I asked Motorcycle Express to take care of my needs for shipping the bike to the U. S. (these guys do that since about the mid 1980's), but didn't receive a reply . I asked again a week later, and this time I got a reply and finally got the paperwork under way, though they told me that they were still waiting for the 2019 insurance rates. It took them two weeks to process my shipping application, which was no problem as there was still plenty of time. I was informed that they would receive the airway bill about 30 days prior to the the flight and would then mail that piece of paper plus all other required documents to me.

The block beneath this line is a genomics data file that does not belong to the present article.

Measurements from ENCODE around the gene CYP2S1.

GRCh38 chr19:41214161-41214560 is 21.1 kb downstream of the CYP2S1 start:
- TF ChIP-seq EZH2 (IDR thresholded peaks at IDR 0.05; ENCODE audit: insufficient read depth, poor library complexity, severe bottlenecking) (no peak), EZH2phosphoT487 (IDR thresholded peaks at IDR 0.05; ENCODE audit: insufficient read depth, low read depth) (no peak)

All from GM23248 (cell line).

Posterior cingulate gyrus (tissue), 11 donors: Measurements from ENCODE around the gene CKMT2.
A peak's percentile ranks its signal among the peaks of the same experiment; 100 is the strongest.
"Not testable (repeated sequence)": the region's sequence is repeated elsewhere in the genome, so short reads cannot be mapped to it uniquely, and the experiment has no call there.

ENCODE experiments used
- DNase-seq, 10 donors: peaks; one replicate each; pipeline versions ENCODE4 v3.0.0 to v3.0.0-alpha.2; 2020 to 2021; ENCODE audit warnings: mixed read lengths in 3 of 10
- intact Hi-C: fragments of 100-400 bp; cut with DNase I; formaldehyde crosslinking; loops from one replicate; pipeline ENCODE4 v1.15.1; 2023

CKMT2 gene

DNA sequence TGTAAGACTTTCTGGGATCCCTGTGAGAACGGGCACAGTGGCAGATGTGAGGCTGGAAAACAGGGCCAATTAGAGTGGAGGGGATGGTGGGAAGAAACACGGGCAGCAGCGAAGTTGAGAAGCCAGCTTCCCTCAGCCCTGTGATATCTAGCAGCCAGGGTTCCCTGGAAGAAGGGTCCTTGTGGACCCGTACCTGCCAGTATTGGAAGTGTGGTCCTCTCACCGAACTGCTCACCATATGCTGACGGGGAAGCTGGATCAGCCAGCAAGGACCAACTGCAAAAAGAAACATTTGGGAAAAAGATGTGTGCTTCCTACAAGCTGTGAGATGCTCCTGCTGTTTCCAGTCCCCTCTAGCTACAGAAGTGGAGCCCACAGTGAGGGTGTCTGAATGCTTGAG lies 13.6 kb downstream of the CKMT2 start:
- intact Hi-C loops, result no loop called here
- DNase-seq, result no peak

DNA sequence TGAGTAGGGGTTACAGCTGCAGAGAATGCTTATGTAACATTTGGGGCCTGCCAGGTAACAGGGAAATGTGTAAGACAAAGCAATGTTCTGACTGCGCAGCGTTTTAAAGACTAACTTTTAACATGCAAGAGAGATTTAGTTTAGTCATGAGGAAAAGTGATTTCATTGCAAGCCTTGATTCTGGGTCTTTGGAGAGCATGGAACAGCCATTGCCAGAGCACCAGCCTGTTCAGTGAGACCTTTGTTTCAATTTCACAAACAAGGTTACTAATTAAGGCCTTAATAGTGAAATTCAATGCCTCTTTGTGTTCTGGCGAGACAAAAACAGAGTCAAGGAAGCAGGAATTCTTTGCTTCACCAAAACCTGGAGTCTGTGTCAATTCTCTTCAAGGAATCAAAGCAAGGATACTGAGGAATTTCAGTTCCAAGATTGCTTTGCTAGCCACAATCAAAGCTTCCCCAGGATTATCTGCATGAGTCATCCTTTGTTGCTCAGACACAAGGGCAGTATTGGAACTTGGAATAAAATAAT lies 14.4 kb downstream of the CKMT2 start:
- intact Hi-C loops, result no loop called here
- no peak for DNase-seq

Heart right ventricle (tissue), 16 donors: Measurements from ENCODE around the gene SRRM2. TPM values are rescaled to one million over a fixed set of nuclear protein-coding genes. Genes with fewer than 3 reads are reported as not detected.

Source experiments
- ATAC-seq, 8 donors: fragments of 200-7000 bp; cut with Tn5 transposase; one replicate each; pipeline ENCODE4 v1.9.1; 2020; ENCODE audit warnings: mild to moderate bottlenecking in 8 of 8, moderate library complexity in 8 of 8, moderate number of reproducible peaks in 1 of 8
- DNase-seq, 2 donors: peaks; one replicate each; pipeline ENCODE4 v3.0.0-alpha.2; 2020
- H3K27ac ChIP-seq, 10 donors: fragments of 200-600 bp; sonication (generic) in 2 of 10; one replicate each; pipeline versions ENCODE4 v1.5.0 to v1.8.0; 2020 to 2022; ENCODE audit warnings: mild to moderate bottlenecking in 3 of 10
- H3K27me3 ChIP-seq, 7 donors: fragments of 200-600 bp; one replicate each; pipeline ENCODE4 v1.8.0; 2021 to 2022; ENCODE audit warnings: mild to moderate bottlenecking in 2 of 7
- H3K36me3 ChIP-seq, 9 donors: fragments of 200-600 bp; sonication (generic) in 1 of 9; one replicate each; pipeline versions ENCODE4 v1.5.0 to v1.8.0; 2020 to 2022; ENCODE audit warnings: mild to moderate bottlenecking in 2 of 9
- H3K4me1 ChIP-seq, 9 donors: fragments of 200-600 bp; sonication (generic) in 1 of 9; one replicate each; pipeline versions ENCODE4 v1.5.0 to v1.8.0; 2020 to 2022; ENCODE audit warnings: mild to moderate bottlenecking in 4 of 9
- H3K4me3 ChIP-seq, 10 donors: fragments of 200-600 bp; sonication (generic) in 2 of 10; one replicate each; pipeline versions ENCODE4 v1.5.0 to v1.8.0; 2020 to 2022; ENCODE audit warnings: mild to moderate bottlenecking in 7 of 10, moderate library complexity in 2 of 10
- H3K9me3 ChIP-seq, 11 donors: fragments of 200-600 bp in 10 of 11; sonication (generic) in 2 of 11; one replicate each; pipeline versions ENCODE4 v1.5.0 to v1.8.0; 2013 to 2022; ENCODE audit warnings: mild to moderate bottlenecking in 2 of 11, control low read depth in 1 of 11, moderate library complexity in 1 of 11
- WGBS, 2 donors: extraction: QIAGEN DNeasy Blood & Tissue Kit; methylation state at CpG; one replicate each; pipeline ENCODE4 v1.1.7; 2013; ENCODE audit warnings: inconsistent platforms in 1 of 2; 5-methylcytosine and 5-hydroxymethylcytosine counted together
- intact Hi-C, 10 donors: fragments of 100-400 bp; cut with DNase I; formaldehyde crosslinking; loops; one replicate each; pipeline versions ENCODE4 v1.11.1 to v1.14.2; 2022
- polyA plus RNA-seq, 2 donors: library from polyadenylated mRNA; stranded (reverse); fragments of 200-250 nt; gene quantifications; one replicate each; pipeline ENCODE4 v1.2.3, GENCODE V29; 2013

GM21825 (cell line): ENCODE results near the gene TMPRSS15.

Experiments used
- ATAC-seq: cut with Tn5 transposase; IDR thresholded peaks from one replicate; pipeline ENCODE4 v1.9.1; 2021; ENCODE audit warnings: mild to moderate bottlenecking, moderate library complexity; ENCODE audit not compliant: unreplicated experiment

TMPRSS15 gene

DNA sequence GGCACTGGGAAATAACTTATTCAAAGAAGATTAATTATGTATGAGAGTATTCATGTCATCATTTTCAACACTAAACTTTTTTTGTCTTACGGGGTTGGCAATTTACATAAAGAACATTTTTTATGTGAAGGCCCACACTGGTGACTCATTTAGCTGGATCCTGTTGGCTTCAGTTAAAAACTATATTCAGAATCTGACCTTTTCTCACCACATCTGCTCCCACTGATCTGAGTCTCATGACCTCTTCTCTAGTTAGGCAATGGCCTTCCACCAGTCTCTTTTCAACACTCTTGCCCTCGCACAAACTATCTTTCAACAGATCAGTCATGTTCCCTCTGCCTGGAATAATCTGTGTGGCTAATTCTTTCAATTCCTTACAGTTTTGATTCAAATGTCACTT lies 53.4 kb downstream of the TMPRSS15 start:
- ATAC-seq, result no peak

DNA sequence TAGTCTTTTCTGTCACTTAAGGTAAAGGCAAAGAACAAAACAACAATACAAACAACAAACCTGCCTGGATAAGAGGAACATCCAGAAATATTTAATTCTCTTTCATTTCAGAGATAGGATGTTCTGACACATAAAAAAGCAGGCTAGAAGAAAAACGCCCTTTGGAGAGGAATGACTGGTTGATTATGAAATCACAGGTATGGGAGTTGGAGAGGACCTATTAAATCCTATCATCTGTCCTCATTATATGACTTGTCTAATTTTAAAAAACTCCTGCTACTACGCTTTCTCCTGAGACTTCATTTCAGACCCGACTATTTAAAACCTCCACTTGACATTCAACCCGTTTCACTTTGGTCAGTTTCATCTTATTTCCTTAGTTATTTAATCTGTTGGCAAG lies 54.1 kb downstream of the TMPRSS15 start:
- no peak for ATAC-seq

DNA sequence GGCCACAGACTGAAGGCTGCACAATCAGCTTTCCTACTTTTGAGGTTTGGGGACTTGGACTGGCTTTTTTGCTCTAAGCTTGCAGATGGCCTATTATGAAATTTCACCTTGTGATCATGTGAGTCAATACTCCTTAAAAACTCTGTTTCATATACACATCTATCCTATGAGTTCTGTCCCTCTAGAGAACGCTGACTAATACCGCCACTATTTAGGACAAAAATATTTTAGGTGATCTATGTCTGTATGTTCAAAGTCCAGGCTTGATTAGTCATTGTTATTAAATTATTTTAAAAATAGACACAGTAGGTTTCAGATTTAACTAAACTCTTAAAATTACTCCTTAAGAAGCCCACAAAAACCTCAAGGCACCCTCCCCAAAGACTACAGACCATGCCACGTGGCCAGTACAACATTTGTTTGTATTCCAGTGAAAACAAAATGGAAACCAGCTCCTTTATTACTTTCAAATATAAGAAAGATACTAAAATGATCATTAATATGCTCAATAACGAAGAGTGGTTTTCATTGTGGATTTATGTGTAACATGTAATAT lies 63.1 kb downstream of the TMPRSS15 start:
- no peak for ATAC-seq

By the end of March I started to get itchy as Motorcycle Express hadn't said a word about insuring my bike. A motorbike shipped to Canada without an insurance is about as useful as a snooze button on a smoke alarm.
I was told that the insurance rates for Canada had not yet come through - the same excuse as they had been telling me two months ago.
On April 19 they shipped my documents from North Carolina. It took that envelope nine days to make it to Miami - that's an average of less than four miles per hour. If that envelope continued at that speed the documents would have arrived in September...
The documents finally arrived on May 2. In 2007 Motorcycle Express shipped them via UPS, which took less than 36 hours. This time they shipped them with USPS snail mail.